DJI mic specs
Microphone: Omnidirectional microphone
Frequency response: Low Cut Off: 50 Hz – 20 kHz Low Cut On: 150 Hz – 20 kHz
Weight: Transmitter 1.05 ounces Reciever 0.87 ounces Charger 5.7 ounces
Size: Transmitter 1.9 x 1.1 x 0.7-inches Reciever 0.7 x 1.8 x 1.3-inches
Battery Life: 5.5 Hours plus additional 10 hours via the charging case
Transmission Distance: Up to 820 feet
When I got my hands on the DJI Mic system ($329), I was intrigued to see if it could match the audio recording quality of the Rode Wireless Go II ($299). I immediately fell in love with its design and charging case. However, if the charging case is the only major difference between the two, is the extra $30 worth it?
Once fully charged, I grabbed my camera, went out, and started my testing. I quickly realized that I needed to make sure the gain was properly adjusted to avoid clipping and that the provided windscreen worked wonderfully. The control system is very user-friendly, and the self-charging case is brilliant, so yes, it’s worth the extra $30.
DJI thought of nearly everything, but a pair of lav mics would make this setup nearly perfect. Although the transmitters and receivers are fantastically lightweight and clip-on wherever you need them, their odd shape causes them to bend fabric and makes them difficult to hide while filming. I know I am being persnickety about this one tiny issue because, overall, the DJI Mic rivals the Rode Wireless Go II and is an excellent wireless setup for content creators.
Alright, enough preamble; let’s have a look at how things went and see if the DJI Mic is the right choice for your audio needs.
DJI Mic price and availability
The DJI Mic with charging case costs $329 and comes with two transmitters, one receiver, the hard plastic charging case, and a set of cables that allow you to connect to a computer, camera, or smartphone. You get a USB-C to USB-A cable, a USB-C to USB-C cable, USB-C to Lightning cable, and a single 3.5mm cable. So from the outset, you can connect the DJI mic to anything you need. However, iPhone owners should be aware that it will only record in mono to an iPhone, making it a poor partner for iPhone owners looking for a high-quality audio option.
The included charging case extends the overall battery life of the system, and itself is easily charged via USB-C from an adapter, computer, or external battery so you can have power all day.
If you’re on a tight budget, and just need to have a wireless recording option that’s affordable with excellent connectivity, I would look into the Razer Seiren BT wireless mic we recently reviewed that costs $99.99. If you have a bigger budget, you could also look into the Rode Wireless Go II (opens in new tab) for $299.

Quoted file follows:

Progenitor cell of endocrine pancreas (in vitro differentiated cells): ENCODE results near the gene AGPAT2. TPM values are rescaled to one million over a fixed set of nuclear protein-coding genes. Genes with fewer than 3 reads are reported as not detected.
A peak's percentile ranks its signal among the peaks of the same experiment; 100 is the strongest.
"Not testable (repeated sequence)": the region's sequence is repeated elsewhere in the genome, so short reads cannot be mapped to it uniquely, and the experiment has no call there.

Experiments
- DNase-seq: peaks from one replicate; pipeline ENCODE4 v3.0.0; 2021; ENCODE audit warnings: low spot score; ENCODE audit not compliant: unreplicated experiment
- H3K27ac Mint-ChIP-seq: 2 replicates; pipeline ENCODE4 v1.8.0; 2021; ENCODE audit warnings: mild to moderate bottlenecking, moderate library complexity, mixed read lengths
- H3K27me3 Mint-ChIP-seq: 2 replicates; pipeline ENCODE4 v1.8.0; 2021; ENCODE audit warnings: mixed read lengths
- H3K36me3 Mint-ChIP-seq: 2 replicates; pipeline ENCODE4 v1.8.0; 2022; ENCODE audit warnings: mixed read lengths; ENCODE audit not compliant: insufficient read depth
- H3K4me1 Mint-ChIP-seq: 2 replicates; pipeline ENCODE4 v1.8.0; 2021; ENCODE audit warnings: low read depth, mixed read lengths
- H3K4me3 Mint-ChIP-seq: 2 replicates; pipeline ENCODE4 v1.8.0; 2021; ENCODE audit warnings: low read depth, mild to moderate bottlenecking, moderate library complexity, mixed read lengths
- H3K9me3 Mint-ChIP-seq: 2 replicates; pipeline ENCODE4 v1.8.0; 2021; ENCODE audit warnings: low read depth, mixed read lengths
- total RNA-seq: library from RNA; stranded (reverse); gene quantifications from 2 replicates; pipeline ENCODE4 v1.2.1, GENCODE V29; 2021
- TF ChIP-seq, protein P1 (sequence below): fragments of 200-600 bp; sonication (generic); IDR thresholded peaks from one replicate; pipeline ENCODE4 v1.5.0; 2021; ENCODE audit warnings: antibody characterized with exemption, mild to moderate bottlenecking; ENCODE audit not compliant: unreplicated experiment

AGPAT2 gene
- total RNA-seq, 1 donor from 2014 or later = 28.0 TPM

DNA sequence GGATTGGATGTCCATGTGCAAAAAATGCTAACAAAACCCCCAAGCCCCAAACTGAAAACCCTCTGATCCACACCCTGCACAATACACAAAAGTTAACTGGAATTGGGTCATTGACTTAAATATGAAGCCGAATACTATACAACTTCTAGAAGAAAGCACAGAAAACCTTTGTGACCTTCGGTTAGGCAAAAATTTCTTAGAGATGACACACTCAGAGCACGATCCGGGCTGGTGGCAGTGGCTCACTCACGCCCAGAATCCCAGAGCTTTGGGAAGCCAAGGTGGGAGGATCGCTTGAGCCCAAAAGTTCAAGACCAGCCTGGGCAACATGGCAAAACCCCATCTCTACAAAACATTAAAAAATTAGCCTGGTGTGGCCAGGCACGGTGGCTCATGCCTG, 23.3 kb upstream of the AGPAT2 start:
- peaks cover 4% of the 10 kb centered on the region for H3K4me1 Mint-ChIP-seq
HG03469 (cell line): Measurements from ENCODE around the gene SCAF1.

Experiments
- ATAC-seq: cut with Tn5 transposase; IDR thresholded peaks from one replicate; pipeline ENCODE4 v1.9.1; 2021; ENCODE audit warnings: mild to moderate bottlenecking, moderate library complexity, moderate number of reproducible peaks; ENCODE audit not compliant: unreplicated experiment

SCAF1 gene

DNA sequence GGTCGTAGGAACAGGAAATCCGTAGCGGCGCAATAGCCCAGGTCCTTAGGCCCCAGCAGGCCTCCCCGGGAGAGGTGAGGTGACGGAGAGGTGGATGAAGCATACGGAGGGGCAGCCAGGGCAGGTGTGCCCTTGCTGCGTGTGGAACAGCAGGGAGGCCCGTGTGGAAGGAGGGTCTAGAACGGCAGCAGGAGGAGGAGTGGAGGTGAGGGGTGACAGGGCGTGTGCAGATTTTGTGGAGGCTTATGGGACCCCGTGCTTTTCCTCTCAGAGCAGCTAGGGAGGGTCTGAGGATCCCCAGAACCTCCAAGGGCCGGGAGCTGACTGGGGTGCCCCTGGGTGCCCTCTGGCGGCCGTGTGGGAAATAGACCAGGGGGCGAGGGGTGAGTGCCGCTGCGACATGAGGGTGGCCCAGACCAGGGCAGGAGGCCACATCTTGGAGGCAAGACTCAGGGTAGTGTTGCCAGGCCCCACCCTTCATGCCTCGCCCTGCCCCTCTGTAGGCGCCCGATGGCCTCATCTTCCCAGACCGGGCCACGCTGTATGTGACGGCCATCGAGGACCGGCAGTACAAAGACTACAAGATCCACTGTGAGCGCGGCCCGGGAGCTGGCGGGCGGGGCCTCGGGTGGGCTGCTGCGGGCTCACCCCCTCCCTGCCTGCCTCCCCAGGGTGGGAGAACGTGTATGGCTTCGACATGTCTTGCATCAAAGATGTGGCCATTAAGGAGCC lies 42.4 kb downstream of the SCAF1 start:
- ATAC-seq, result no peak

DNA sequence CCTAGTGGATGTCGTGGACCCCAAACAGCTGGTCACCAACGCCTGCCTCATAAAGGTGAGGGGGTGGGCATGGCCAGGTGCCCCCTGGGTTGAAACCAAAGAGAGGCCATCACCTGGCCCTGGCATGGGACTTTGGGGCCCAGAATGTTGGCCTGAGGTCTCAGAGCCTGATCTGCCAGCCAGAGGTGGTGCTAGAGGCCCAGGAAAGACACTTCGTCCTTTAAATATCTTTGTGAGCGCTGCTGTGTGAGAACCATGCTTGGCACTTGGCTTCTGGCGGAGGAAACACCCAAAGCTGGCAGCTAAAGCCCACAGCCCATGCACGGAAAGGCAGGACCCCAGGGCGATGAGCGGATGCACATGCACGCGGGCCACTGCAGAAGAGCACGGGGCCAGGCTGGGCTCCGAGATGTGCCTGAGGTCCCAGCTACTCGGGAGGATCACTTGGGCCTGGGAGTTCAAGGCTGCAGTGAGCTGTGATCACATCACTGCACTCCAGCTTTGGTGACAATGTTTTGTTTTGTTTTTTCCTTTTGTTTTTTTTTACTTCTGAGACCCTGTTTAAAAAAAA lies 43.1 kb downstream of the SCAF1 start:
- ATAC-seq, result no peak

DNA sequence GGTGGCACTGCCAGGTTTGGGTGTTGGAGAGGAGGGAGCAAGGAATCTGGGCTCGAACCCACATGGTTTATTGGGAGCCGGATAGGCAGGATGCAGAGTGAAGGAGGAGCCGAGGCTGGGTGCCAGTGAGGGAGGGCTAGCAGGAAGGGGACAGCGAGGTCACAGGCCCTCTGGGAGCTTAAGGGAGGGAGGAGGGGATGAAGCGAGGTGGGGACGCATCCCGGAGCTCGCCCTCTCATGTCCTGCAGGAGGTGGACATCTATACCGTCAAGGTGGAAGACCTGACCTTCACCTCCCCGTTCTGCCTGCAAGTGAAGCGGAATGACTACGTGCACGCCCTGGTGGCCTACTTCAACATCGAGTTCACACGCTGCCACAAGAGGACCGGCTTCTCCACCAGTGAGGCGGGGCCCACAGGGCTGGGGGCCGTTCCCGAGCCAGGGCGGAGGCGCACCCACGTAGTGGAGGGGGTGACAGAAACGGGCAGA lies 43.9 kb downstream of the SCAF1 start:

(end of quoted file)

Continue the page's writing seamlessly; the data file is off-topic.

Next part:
DJI Mic design
The DJI Mic Receiver screen is easy to use, but sometimes, it’s temperamental, although my gigantic sausage fingers don’t help. Once you figure out the swiping motions needed to move around within the unit, you’ll find yourself making quick adjustments on the fly. It becomes a snap to switch from mono to stereo or select which transmitter will be your right or left mic. Simply tap the power button to lock and unlock the screen, which is a nice feature that speeds things up for creators and avoids accidental presses. When looking at the screen, it displays the input levels of both mics, allowing you to monitor your audio levels, and on the side, you will find the 3.5mm audio jack.
The transmitters are tiny and aesthetically pleasing and clip onto clothing quickly and easily. I really like that the clips magnetically attach to the units and can also be used as another method for clipping them to subjects or metal surfaces. Again, it can be difficult to conceal them, but given how small and unobtrusive they are, if it’s an interview or if you are a solo YouTube creator, then having the receiver in the shot probably isn’t a big deal. The kit also includes two windscreens that pop on or off the receivers and do an excellent job at baffling wind noise and unwanted background audio.
DJI did another really nice thing. They made the clips the right size so they will fit in your camera’s hot shoe snuggly so you can just pop it in and mic your subject and start recording. The DJI Mic’s overall design is fantastic and well thought out, and the charging case really makes it a true all-in-one device as it houses everything you need.